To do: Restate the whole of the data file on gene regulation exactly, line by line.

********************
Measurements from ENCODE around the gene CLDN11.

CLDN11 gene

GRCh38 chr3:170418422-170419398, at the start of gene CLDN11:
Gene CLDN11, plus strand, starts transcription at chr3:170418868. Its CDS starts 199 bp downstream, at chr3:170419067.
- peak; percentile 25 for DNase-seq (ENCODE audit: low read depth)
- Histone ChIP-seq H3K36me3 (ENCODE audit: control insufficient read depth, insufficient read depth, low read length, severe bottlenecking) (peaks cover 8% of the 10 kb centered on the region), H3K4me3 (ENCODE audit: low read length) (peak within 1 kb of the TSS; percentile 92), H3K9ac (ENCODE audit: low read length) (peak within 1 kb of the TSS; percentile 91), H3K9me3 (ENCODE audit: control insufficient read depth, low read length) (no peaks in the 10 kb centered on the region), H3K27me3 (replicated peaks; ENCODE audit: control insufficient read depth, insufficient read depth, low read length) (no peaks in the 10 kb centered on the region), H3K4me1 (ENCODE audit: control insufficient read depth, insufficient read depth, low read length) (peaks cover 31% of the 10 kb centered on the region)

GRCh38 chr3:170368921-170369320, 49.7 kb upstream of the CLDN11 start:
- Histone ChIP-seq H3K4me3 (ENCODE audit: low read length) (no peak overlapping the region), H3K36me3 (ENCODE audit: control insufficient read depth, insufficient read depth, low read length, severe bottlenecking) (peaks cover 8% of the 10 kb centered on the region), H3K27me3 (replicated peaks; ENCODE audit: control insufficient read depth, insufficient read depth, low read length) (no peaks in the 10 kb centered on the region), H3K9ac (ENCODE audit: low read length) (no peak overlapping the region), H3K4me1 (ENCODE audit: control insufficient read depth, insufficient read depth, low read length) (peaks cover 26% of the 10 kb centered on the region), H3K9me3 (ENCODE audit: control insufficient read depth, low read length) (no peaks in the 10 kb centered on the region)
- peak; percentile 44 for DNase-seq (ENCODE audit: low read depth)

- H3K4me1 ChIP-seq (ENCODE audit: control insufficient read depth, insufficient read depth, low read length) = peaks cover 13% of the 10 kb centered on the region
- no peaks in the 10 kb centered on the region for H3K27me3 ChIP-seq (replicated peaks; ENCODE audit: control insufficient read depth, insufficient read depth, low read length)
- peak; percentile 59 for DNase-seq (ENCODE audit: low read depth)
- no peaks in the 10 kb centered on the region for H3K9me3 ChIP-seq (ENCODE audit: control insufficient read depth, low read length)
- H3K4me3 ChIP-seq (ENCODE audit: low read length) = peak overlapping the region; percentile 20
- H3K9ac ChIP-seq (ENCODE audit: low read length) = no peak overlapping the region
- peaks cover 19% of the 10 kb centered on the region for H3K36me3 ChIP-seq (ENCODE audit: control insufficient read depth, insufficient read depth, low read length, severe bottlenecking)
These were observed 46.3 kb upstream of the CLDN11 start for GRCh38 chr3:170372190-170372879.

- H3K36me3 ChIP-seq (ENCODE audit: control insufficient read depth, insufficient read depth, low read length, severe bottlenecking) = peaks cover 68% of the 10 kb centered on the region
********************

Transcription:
Measurements from ENCODE around the gene CLDN11.

CLDN11 gene

GRCh38 chr3:170418422-170419398, at the start of gene CLDN11:
Gene CLDN11, plus strand, starts transcription at chr3:170418868. Its CDS starts 199 bp downstream, at chr3:170419067.
- peak; percentile 25 for DNase-seq (ENCODE audit: low read depth)
- Histone ChIP-seq H3K36me3 (ENCODE audit: control insufficient read depth, insufficient read depth, low read length, severe bottlenecking) (peaks cover 8% of the 10 kb centered on the region), H3K4me3 (ENCODE audit: low read length) (peak within 1 kb of the TSS; percentile 92), H3K9ac (ENCODE audit: low read length) (peak within 1 kb of the TSS; percentile 91), H3K9me3 (ENCODE audit: control insufficient read depth, low read length) (no peaks in the 10 kb centered on the region), H3K27me3 (replicated peaks; ENCODE audit: control insufficient read depth, insufficient read depth, low read length) (no peaks in the 10 kb centered on the region), H3K4me1 (ENCODE audit: control insufficient read depth, insufficient read depth, low read length) (peaks cover 31% of the 10 kb centered on the region)

GRCh38 chr3:170368921-170369320, 49.7 kb upstream of the CLDN11 start:
- Histone ChIP-seq H3K4me3 (ENCODE audit: low read length) (no peak overlapping the region), H3K36me3 (ENCODE audit: control insufficient read depth, insufficient read depth, low read length, severe bottlenecking) (peaks cover 8% of the 10 kb centered on the region), H3K27me3 (replicated peaks; ENCODE audit: control insufficient read depth, insufficient read depth, low read length) (no peaks in the 10 kb centered on the region), H3K9ac (ENCODE audit: low read length) (no peak overlapping the region), H3K4me1 (ENCODE audit: control insufficient read depth, insufficient read depth, low read length) (peaks cover 26% of the 10 kb centered on the region), H3K9me3 (ENCODE audit: control insufficient read depth, low read length) (no peaks in the 10 kb centered on the region)
- peak; percentile 44 for DNase-seq (ENCODE audit: low read depth)

- H3K4me1 ChIP-seq (ENCODE audit: control insufficient read depth, insufficient read depth, low read length) = peaks cover 13% of the 10 kb centered on the region
- no peaks in the 10 kb centered on the region for H3K27me3 ChIP-seq (replicated peaks; ENCODE audit: control insufficient read depth, insufficient read depth, low read length)
- peak; percentile 59 for DNase-seq (ENCODE audit: low read depth)
- no peaks in the 10 kb centered on the region for H3K9me3 ChIP-seq (ENCODE audit: control insufficient read depth, low read length)
- H3K4me3 ChIP-seq (ENCODE audit: low read length) = peak overlapping the region; percentile 20
- H3K9ac ChIP-seq (ENCODE audit: low read length) = no peak overlapping the region
- peaks cover 19% of the 10 kb centered on the region for H3K36me3 ChIP-seq (ENCODE audit: control insufficient read depth, insufficient read depth, low read length, severe bottlenecking)
These were observed 46.3 kb upstream of the CLDN11 start for GRCh38 chr3:170372190-170372879.

- H3K36me3 ChIP-seq (ENCODE audit: control insufficient read depth, insufficient read depth, low read length, severe bottlenecking) = peaks cover 68% of the 10 kb centered on the region